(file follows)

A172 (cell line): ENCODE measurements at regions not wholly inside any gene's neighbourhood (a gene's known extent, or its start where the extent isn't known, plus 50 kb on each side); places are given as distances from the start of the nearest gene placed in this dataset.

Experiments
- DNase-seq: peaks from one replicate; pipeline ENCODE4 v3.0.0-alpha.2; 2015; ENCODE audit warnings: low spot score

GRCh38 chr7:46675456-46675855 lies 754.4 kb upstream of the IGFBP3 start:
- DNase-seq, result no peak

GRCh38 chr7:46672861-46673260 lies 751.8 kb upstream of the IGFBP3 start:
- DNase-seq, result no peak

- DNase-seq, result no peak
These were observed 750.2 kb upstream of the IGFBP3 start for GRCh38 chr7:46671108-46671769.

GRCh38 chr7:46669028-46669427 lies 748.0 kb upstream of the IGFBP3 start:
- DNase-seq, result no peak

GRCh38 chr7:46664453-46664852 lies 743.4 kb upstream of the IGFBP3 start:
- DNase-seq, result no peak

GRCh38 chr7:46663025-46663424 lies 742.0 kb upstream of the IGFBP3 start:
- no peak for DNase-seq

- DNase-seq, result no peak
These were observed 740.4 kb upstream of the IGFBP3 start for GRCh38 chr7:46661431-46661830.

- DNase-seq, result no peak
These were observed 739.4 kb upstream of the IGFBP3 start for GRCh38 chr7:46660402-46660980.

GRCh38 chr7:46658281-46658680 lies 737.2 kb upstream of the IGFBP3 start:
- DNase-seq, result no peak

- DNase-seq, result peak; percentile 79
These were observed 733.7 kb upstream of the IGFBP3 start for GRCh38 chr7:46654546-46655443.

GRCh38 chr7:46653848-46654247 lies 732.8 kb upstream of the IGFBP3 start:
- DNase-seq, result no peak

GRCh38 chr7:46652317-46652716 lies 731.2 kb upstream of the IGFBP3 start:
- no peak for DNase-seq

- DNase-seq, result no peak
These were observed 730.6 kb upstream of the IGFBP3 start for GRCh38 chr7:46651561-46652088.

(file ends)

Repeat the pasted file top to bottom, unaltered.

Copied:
A172 (cell line): ENCODE measurements at regions not wholly inside any gene's neighbourhood (a gene's known extent, or its start where the extent isn't known, plus 50 kb on each side); places are given as distances from the start of the nearest gene placed in this dataset.

Experiments
- DNase-seq: peaks from one replicate; pipeline ENCODE4 v3.0.0-alpha.2; 2015; ENCODE audit warnings: low spot score

GRCh38 chr7:46675456-46675855 lies 754.4 kb upstream of the IGFBP3 start:
- DNase-seq, result no peak

GRCh38 chr7:46672861-46673260 lies 751.8 kb upstream of the IGFBP3 start:
- DNase-seq, result no peak

- DNase-seq, result no peak
These were observed 750.2 kb upstream of the IGFBP3 start for GRCh38 chr7:46671108-46671769.

GRCh38 chr7:46669028-46669427 lies 748.0 kb upstream of the IGFBP3 start:
- DNase-seq, result no peak

GRCh38 chr7:46664453-46664852 lies 743.4 kb upstream of the IGFBP3 start:
- DNase-seq, result no peak

GRCh38 chr7:46663025-46663424 lies 742.0 kb upstream of the IGFBP3 start:
- no peak for DNase-seq

- DNase-seq, result no peak
These were observed 740.4 kb upstream of the IGFBP3 start for GRCh38 chr7:46661431-46661830.

- DNase-seq, result no peak
These were observed 739.4 kb upstream of the IGFBP3 start for GRCh38 chr7:46660402-46660980.

GRCh38 chr7:46658281-46658680 lies 737.2 kb upstream of the IGFBP3 start:
- DNase-seq, result no peak

- DNase-seq, result peak; percentile 79
These were observed 733.7 kb upstream of the IGFBP3 start for GRCh38 chr7:46654546-46655443.

GRCh38 chr7:46653848-46654247 lies 732.8 kb upstream of the IGFBP3 start:
- DNase-seq, result no peak

GRCh38 chr7:46652317-46652716 lies 731.2 kb upstream of the IGFBP3 start:
- no peak for DNase-seq

- DNase-seq, result no peak
These were observed 730.6 kb upstream of the IGFBP3 start for GRCh38 chr7:46651561-46652088.